Eyck Freymann begins his recent book by asking “What is One Belt One Road?” It’s a deceptively straightforward question, for the answer depends greatly on who’s doing the asking and why. Freyman poses the question on behalf of Americans and, in particular, American policy-makers.
In an essay in Open magazine in 2017, Roderick Matthews, a freelance writer who studied history at Balliol College, Oxford, criticized Shashi Tharoor’s book Inglorious Empire: What the British Did to India for its one-sided, wholly negative view of British rule in India.
Vanessa R Sasson’s debut novel Yasodhara and the Buddha takes the life of Gautama Buddha, the stuff of scripture and legend, and lays out a story about love between him and his wife. And a fascinating story it is, too, about ego, love, and renunciation as love.
The European Enlightenment relished Sheikh Sa‘di of Shiraz, 13th-century Persian poet and moral philosopher for his work, The Rose Garden, a witty mixture of prose and poetry, morality and ribaldry, lyric and proverbial wisdom.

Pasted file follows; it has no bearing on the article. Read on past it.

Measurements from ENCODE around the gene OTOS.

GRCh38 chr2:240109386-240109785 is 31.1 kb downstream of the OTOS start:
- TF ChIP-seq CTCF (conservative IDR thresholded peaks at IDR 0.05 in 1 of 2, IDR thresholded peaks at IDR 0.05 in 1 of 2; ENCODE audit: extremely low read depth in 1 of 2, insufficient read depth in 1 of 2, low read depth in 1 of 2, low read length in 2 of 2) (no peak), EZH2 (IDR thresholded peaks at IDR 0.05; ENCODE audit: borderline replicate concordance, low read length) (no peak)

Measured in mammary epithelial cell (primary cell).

In 1800, the Shogun’s chief minister wrote the following about the city of Edo:
Someone said that if Edo did not have frequent fires, then people would be more showy and flash. In the capital or in Osaka they do everything with lavish elegance: people hang up paintings in their homes or put out arrangements of flowers. But in Edo, even in the affluent areas, everything is restrained. People only display a single flower [in a bamboo tube or a simple pot]. The wealthy have fine chess sets, but the box will have paper fixed under the lid to double up as the board. Edo’s sense of conciseness comes from continual fires.
Books, alas, don’t always come in the right order. Having recently reviewed Oliver Craske’s excellent biography of Ravi Shankar, I found myself wishing that I could have read Finding the Raga before undertaking that task. Amit Chaudhuri, well-known Indian novelist and essayist, is also a singer and a musician, but not just any musician. Thoroughly-versed in both Indian and Western classical music, he also has a wide experience of Western popular genres (particularly American folk music), Indian film music and the songs of Rabindranath Tagore.
A short story is an unlikely review subject, but “Person of Korea” has several things going for it: first, it’s by Paul Yoon and in its detached observational style is illustrative of the author’s other work. Second, it’s set among the Korean diaspora in the Russia Far East; although the Russian Far East has begun to feature in an increasing amount of fiction, the only other work with this particular combination that comes to mind is Jeff Talarigo’s The Ginseng Hunter. And third, it’s available online at The Atlantic.